The prototype has been realized at Istituto Italiano di Tecnologia and described in Advanced Electronic Materials
An ultra-thin wearable device capable of reproducing the localized sensation of touch: it is the new system developed at the Centre for Materials Interfaces of the Istituto Italiano di Tecnologia (Italian Institute of Technology, IIT), in Pontedera, Italy, and described in a recent paper published in the prestigious journal Advanced Electronic Materials.
Touch is a fundamental sense, and touching the surrounding environment and perceiving tactile sensations from external stimuli is an almost fully automatic skill, fundamental to perform several daily tasks. Therefore, replicating tactile sensations in artificial wearable devices could find multiple important uses, such as reproducing sensory feedback in amputees using a robotic limb, controlling teleoperated robots with a higher precision, providing information to blind people through so-called ‘Braille displays’, or as interfaces in virtual environments and gaming, enhancing the immersive experience of users.
The new system, developed by two IIT researchers, Arianna Mazzotta and Virgilio Mattoli, is an electronic tattoo few micrometers thick and designed to arouse a tactile sensation, thus to generate a force that pushes on the skin of the person who is wearing it, which can then perceive a touch.
The research team has demonstrated the functioning of a single ‘tactile’ dot, and they are working on the implementation of displays that will include several tactile pixels, called taxels, which can be activated independently one from each other, and which will allow to reproduce on the skin letters, numbers, as well as directional and dynamic patterns.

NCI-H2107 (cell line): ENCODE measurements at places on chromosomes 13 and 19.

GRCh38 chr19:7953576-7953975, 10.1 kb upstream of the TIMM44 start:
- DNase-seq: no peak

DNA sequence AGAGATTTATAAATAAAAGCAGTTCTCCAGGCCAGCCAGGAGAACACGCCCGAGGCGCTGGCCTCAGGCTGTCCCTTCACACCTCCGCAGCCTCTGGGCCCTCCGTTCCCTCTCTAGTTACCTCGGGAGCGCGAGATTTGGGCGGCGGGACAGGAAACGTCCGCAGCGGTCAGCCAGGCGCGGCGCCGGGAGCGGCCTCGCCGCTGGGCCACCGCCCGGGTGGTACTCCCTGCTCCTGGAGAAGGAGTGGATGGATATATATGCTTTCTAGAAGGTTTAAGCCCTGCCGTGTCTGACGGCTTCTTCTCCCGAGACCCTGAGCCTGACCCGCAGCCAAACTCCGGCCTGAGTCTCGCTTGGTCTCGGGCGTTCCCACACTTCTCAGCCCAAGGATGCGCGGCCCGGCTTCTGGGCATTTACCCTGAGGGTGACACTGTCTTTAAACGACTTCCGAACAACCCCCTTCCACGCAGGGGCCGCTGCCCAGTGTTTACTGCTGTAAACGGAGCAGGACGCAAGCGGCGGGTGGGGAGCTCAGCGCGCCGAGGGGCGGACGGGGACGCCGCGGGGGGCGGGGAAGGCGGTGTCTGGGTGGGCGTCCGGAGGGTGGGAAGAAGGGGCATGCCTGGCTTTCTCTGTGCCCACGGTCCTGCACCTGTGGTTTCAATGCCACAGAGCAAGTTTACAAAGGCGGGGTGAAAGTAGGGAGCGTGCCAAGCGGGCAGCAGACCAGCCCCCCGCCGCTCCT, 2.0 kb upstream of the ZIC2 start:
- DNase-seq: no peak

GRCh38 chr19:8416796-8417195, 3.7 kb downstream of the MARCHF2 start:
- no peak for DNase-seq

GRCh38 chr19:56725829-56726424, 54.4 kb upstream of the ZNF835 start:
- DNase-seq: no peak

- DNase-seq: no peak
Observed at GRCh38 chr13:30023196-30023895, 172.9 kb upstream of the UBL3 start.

The electronic temporary tattoo – like those used by children – is small and easy to wear, allowing to apply it in everyday life, and it is able to generate a very localised force, capable of restoring a tactile sensation on the skin to which the device adheres perfectly.
The tactile device is based on an electro-thermo-pneumatic actuation strategy, which consists of electrically heating, in a fast and very localised manner, a small volume of air enclosed between two very thin films. As it expands, the air generates forces and displacements on the skin placed in contact, producing the tactile sensation. Due to its very low thickness, the tattoo is virtually undetectable once transferred onto the skin, which is crucial for its potential final application as a tactile display.
Moreover, unlike most of other devices designed and proposed so far to generate tactile sensations through forces and deformations, this system is also able to operate powered by a small battery, at low voltages, ensuring complete safety for the person who is wearing it.
Preliminary usage test results showed great promise in terms of functionality, suggesting the use of this technology as a possible new standard in the manufacture of lightweight, portable, and energy-efficient tactile displays.
The research describing the innovative electronic tattoo was published as part of a Special Issue dedicated to ultra-thin electronics in the journal Advanced Electronic Materials, earning its front cover, and is available at this link: https://onlinelibrary.wiley.com/doi/10.1002/aelm.202201327